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Strategies for Mitigating Mobile Security Threats and Increasing Productivity
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7/18/2014 | 10:39:11 AM
Strategies for Mitigating Mobile Security Threats and Increasing Productivity
The mobile workforce is no longer satisfied with simply having access to corporate email and calendars; employees expect access to all of the applications and data needed to perform all job tasks from a multitude of personal devices, anywhere, anytime.

The threat of mobile worker trends not only opens businesses up to corporate data loss and malware, but there is the loss of productivity. Management expects IT to keep workers productive while keeping complexity and network security threats to a minimum. There are a number of strategies for enabling mobile worker productivity while still protecting corporate networks from threats.

Considering which applications mobile users need access to, not only now, but also in the next quarter, or even next year is the first step in enabling mobile worker productivity while remaining secure. Next step is to determine whether the corporate applications and resources to which mobile users want access to are web-based, client/server-based or host-based, or are they looking for access to back-connect applications like VoIP or VDI? Each of these will help determine which technologies will be the best fit for securing back-end networks. To best meet mobile worker needs, it's important to look for secure access control solutions that enable access to the apps and data required for today and tomorrow ─ not point solutions that will limit the business workloads that can be supported. Ensure that the technologies you choose will be able to address everything you need.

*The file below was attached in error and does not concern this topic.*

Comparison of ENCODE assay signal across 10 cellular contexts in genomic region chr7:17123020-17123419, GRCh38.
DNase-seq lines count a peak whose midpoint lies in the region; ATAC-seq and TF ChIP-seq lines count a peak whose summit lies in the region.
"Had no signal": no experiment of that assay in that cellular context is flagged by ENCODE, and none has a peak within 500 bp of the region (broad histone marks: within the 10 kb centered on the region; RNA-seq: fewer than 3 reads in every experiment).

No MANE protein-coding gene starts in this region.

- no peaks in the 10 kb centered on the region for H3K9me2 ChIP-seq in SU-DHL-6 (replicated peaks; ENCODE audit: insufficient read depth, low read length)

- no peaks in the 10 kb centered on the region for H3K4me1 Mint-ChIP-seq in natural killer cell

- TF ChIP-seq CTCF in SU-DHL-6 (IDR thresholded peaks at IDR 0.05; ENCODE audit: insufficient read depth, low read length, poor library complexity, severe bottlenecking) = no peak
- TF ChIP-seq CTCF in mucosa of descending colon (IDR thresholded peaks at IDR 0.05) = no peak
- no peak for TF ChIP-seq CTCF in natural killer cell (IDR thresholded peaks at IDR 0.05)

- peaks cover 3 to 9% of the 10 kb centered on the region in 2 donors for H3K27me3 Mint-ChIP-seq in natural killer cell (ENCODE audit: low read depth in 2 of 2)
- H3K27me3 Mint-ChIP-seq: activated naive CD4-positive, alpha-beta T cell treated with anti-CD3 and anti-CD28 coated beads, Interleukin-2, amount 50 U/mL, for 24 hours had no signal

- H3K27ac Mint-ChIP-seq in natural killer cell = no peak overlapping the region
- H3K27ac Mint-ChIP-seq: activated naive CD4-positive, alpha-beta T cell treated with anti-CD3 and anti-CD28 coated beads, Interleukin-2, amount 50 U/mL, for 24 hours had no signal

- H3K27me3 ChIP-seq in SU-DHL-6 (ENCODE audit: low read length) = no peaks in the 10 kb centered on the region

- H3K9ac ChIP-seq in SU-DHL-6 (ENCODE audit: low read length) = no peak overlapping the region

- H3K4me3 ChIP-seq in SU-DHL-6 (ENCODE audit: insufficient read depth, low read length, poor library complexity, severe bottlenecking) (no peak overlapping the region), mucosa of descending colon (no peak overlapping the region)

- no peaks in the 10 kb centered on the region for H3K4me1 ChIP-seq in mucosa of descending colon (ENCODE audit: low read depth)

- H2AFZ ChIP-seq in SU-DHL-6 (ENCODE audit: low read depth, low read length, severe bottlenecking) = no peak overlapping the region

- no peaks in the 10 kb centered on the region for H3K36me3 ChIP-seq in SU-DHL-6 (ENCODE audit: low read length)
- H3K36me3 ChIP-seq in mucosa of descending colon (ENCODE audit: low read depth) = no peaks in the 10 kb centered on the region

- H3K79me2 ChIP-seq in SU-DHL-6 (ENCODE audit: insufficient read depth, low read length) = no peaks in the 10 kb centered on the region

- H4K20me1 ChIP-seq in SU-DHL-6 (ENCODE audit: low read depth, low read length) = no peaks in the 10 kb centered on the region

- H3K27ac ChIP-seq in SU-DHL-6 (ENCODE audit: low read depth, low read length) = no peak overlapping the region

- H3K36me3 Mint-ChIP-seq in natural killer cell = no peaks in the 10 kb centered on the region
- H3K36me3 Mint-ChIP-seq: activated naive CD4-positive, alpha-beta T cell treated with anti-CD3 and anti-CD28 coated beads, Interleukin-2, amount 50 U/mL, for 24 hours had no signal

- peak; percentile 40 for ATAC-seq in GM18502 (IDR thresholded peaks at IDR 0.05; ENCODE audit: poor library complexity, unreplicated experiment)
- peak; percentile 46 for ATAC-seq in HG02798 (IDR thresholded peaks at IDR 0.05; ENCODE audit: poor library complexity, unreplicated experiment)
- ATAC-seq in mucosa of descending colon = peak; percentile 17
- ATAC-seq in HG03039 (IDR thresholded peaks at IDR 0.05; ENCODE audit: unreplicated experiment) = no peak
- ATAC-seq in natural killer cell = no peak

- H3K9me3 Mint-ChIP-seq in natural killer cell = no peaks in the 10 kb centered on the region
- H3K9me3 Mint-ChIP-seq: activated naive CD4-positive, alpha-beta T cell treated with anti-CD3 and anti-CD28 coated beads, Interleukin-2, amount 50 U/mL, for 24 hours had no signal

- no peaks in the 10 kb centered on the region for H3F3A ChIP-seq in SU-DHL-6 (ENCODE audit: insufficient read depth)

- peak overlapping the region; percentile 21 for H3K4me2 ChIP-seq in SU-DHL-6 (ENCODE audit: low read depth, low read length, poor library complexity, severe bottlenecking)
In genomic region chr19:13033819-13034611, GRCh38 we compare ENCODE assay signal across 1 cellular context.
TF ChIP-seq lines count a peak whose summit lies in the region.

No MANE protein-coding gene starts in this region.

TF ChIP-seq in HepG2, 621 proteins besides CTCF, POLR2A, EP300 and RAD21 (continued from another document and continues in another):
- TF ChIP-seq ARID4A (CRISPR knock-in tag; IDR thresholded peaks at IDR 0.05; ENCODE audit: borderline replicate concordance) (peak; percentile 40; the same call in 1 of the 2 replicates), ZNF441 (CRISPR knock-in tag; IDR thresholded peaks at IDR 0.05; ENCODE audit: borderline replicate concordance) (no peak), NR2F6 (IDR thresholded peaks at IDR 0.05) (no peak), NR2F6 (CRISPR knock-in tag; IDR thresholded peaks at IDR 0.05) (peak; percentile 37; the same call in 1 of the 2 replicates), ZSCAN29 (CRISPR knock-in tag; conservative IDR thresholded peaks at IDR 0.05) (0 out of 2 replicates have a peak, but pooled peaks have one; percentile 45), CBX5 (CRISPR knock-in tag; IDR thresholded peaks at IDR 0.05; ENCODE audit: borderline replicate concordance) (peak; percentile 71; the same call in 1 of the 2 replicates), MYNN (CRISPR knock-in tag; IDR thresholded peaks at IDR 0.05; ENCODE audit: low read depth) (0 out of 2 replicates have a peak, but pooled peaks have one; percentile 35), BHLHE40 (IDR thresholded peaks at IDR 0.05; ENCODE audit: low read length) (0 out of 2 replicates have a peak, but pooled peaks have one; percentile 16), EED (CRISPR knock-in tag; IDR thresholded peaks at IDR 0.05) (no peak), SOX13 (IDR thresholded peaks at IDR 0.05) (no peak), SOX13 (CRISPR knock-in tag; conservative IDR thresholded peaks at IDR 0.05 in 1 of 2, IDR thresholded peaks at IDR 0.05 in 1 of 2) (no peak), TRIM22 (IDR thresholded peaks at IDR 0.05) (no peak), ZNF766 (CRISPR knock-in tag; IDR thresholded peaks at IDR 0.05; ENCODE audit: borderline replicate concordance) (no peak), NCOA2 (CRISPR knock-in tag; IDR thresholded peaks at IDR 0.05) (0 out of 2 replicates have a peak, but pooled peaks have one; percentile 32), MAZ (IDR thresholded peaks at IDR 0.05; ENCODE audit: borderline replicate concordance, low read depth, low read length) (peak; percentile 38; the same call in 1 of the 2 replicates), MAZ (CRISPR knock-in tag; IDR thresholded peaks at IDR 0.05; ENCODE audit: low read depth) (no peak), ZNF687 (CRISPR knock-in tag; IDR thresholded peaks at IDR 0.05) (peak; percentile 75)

Second most important step to ensuring worker productivity and security within the organization is to consider which devices workers will use to access applications and resources. Again, IT needs to consider not only the immediate need, but also what devices they'll expect to use in the coming months. Decide whether mobile devices are replacing laptops and PCs, or are you required to support mobile devices and laptops and PCs. Most businesses will have requirements to support a hybrid environment consisting of legacy laptops and PCs, plus smart phones and tablets using varying OSs and platforms. IT must be able to support the breadth of devices that come in across the organization.

When developing an organization's mobile security strategy, considering the regulatory requirements for securing data is key to success across all avenues. If company data is subject to regulatory requirements, IT will likely need to enforce device password lock, on-device data encryption, and possibly require secure containers to separate corporate data and applications from personal apps and data stored on the device.

Finally, deploying layered security to protect from hidden malware, so that users and their device accessing the corporate network are trusted. Increasingly, the traffic going over the network is encrypted, so businesses need to not only be able to inspect traffic that is unencrypted, but also to de-crypt the encrypted traffic.

The little bit of data on a phone that's lost on a train isn't likely to harm an organization's network, but with the potential for that lost phone to be used as a conduit to hack into the network, every organization's most important goal should be to protect the back-end applications and data. Organizations must consider the business needs, and the needs of its mobile workforce, while ensuring that corporate data is not compromised.

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